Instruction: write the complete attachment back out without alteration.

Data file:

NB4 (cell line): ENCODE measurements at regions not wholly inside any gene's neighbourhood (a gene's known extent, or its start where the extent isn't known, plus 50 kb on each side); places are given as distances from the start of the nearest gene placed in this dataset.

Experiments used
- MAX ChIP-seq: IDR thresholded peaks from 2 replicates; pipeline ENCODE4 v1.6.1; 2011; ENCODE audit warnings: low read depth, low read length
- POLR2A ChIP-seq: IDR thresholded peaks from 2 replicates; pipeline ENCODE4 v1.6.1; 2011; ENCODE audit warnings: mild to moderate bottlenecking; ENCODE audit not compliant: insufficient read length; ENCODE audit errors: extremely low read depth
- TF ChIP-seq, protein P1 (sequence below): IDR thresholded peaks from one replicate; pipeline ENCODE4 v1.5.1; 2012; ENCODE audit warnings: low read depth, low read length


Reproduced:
NB4 (cell line): ENCODE measurements at regions not wholly inside any gene's neighbourhood (a gene's known extent, or its start where the extent isn't known, plus 50 kb on each side); places are given as distances from the start of the nearest gene placed in this dataset.

Experiments used
- MAX ChIP-seq: IDR thresholded peaks from 2 replicates; pipeline ENCODE4 v1.6.1; 2011; ENCODE audit warnings: low read depth, low read length
- POLR2A ChIP-seq: IDR thresholded peaks from 2 replicates; pipeline ENCODE4 v1.6.1; 2011; ENCODE audit warnings: mild to moderate bottlenecking; ENCODE audit not compliant: insufficient read length; ENCODE audit errors: extremely low read depth
- TF ChIP-seq, protein P1 (sequence below): IDR thresholded peaks from one replicate; pipeline ENCODE4 v1.5.1; 2012; ENCODE audit warnings: low read depth, low read length